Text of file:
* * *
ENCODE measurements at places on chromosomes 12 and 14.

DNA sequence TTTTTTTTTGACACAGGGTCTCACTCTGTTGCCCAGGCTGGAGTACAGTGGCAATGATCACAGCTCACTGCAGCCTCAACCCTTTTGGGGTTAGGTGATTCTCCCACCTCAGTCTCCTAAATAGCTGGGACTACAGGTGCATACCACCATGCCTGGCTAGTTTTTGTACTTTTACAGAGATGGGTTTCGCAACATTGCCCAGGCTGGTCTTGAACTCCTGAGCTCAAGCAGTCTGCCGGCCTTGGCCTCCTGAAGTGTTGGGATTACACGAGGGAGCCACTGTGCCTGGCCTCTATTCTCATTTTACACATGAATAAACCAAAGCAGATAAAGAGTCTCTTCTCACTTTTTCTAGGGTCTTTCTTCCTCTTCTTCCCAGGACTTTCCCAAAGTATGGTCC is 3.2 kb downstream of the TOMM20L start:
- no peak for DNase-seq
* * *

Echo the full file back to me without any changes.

ENCODE measurements at places on chromosomes 12 and 14.

DNA sequence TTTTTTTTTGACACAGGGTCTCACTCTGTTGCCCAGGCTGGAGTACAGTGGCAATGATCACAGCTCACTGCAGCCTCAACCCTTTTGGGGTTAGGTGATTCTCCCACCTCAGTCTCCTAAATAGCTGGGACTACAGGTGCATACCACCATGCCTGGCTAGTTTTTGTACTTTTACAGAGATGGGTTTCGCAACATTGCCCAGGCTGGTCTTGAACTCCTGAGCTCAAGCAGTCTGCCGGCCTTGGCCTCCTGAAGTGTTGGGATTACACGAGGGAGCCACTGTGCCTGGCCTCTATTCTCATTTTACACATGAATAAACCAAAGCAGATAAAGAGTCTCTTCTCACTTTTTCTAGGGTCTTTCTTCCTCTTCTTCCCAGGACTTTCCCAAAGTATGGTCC is 3.2 kb downstream of the TOMM20L start:
- no peak for DNase-seq